However, these parents instead secured private rented accommodation and ensured it was suitable for their baby. Father managed to get – and keep – a job and by doing so saved the money needed for the deposit on the home in which they now lived. He also attended courses to address his own issues – an action which was entirely minimised by the psychologist who herself had not received any up-to-date information on the recent changes the parents had made. Mother enrolled on a parenting course herself and said during oral evidence that she would engage in any therapy offered to her, “and confirmed this had neither been signposted or offered by the local authority, even though the local authority had had the benefit of the psychological report recommending this since February (over four months)” [p.42].
Both parents reduced their drug use, though it was still an issue to be worked on.

“Looking at this evidence in the context of the visible improvements in the father’s life generally and especially improvements made together with the mother (without any significant support from the local authority,) it is reasonable to find that the father’s drug use is improving although further testing would be required to demonstrate sustainable change.”

HHJ Greensmith A (Child) (Rev 1) [2019] EWFC B34 (25 June 2019)

I know, first-hand, how difficult it is to make, demonstrate and sustain change in the midst of care proceedings when you have endured the removal of a new-born baby. These parents were beginning to turn a corner. Some might say it is “too late”, and “what about the child?”. These are valid points; the child’s welfare is paramount, not the parents. But it is also the starting point of the Children Act 1989 that children should be kept within their families wherever it is safe and possible. So, who decides?

Making their mind up

The most compelling part of this case, and the one I can also, sadly, identify with is the parent’s assertion that the local authority, the children’s guardian and the psychologist had “made their minds up”, before the final hearing – and very possibly before the baby was born.

This was a point taken very seriously by HHJ Greensmith. I could be forgiven for saying that many judges have undoubtedly heard this argument before. However, in this particular case, it seems to have been a valid argument and the judgment reflects this.

The social worker gave evidence that she would normally meet with parents 6-8 times during the assessment period. She admitted in this case, she only met with the parents once and had never visited the home they had secured, despite them residing there for over three months at this time. The social worker had given no thought to contact after a placement order was granted, and had made no provision whatsoever for contact between this little girl and her older two siblings. There was also evidence that seemed to suggest parts of the final statement related to a male child, and not this particular baby girl at all.

“the overall appearance of the statement is that is simply goes through the motions in a formulaic manner, failing to provide an appropriate analysis….Having listened carefully to the social worker I have formed the view that Miss Mallon’s submission that the local authority has conducted these proceedings on the basis that adoption is the only likely outcome, has significant credence.”

HHJ Greensmith A (Child) (Rev 1) [2019] EWFC B34 (25 June 2019)

Following the altercation between parents in December 2018, the local authority unlawfully ceased contact, a move the judge described as a “disproportionate response”. This was further compounded when the local authority then made an application under s34. Although this was withdrawn, it was an attempt to allow the local authority to cease the promotion of contact between the parents – who had just lost their baby and had just become homeless – and their child over the Christmas period.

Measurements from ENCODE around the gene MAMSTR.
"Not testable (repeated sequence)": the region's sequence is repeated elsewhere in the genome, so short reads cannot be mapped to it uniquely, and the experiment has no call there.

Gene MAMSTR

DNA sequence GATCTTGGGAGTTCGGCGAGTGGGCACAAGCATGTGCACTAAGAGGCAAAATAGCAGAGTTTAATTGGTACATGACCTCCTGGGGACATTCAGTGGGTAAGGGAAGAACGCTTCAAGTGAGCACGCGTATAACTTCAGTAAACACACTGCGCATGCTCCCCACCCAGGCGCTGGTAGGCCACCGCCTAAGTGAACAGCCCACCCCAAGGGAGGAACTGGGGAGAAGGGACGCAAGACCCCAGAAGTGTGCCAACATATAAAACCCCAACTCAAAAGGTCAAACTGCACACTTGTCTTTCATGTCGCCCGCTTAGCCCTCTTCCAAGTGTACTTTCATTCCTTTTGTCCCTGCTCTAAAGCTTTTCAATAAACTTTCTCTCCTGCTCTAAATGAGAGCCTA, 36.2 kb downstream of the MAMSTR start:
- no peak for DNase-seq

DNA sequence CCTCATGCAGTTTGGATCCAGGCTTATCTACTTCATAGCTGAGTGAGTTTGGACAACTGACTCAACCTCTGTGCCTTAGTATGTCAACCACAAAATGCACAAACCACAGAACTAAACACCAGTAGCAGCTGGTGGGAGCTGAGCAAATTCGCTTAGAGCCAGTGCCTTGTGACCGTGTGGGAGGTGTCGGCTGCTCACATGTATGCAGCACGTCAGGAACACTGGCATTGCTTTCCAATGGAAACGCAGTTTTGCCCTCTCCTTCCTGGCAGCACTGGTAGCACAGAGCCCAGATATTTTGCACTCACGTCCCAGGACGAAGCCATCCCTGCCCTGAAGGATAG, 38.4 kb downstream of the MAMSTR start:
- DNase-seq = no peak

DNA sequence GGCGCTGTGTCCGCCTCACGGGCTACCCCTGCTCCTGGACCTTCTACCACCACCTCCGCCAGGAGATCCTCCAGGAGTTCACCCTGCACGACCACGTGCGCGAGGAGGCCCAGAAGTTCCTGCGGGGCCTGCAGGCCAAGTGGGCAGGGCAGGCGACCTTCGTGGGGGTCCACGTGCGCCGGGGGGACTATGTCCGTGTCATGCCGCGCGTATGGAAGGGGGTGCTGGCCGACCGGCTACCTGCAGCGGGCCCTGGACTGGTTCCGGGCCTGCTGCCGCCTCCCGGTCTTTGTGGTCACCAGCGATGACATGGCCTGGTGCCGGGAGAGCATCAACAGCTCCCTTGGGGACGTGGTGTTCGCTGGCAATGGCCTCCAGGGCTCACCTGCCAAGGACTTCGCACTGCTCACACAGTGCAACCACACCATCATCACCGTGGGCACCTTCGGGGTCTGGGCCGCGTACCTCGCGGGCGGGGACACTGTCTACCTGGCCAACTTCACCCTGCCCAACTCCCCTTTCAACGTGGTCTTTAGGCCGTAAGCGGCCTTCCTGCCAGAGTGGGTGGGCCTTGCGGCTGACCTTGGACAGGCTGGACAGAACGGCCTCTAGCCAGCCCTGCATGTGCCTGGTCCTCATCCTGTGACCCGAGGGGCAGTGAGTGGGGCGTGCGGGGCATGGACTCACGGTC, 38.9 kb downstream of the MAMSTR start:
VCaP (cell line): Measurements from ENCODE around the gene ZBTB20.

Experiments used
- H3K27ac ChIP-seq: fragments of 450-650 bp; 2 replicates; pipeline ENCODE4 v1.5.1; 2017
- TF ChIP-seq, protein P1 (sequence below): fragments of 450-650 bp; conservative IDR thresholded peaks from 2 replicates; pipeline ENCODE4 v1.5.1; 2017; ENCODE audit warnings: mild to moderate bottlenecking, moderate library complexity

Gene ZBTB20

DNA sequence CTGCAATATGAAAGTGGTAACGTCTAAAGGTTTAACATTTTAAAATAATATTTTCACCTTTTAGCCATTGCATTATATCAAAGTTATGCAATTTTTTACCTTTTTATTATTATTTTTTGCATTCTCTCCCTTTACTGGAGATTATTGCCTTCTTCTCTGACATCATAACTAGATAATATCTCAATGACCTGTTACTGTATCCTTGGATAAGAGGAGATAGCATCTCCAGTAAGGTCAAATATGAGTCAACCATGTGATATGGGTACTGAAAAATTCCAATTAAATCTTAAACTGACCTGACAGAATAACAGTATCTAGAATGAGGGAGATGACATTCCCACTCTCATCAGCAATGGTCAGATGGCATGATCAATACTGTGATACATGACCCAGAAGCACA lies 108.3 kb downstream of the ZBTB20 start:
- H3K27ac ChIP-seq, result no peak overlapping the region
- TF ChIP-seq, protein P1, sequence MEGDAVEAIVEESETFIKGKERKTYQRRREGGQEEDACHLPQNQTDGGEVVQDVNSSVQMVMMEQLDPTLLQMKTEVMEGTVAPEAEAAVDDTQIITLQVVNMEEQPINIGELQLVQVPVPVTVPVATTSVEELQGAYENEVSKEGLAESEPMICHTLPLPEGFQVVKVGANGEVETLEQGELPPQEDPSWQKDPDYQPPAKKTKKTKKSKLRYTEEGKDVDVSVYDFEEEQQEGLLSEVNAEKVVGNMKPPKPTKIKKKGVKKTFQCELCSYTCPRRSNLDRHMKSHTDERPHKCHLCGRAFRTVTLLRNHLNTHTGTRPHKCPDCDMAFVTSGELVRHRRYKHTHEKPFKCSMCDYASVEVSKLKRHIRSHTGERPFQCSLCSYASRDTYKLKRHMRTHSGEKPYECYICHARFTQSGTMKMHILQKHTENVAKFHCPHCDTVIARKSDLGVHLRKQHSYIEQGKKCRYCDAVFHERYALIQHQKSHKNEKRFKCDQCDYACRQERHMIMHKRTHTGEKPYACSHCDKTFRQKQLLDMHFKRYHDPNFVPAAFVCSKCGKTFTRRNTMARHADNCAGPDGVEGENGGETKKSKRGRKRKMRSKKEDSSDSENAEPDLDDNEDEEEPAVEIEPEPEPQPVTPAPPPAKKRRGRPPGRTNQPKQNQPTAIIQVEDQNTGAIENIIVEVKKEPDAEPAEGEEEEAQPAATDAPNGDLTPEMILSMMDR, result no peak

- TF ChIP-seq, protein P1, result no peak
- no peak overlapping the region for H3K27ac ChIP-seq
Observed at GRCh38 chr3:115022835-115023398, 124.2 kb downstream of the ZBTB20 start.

The children’s guardian undertook her assessments of the parents over five days only. HHJ Greensmith felt it “obvious” that much of her evidence “relied heavily on information from the local authority”. Within this was an extensive analysis, a particular concern being that she says “I have given full consideration to Re B-S (2013).”

“I am satisfied that the guardian does not have a proper understanding of what is required by a Re BS analysis. This is wholly borne out by the failure of the guardian to appreciate the local authority had formed its conclusion that adoption was necessary prior to completing its assessment of the parents.”

HHJ Greensmith A (Child) (Rev 1) [2019] EWFC B34 (25 June 2019)

This local authority and the children’s guardian do appear to have decided that “nothing else will do”, concluded adoption to be the only outcome for this child before proceedings had ended, and conducted their cases accordingly.

With respect, and in my view, that should not be the function of any party in public law proceedings, because it entirely negates the point of them in the first place. HHJ Greensmith agreed: “We have not reached a position where nothing else but adoption will do.” He told the local authority to pay for support for the parents where the NHS cannot provide services within an adequate time. He told the local authority to effectively go away and do it again, giving them a six-week timeframe in which to consider a “cohesive care plan which will support future rehabilitation”. I can hear that Rocky music again…

I cannot applaud enough the actions of His Honour Judge Greensmith. As a birth parent, sometimes it feels like no one believes in you. It’s hard to have a whole local authority tell you you’re not “good enough” to look after your own child. It’s even harder not to allow your life to spiral out of control at that point. I know it, I’ve been there. Yes, these parents have messed up; I did too. And yes, the most important point is that this vulnerable child is safe and protected. But, as a social worker, as a children’s guardian, as a family lawyer, as a judge, if you believe in the notion of family, that children, where safe, do better within their families, that sibling relationships are vital and you believe that people can – and do – change, you should do whatever you can to help them make those changes. Because otherwise, what are we all doing?

Image by Andreas Wohlfahrt from Pixabay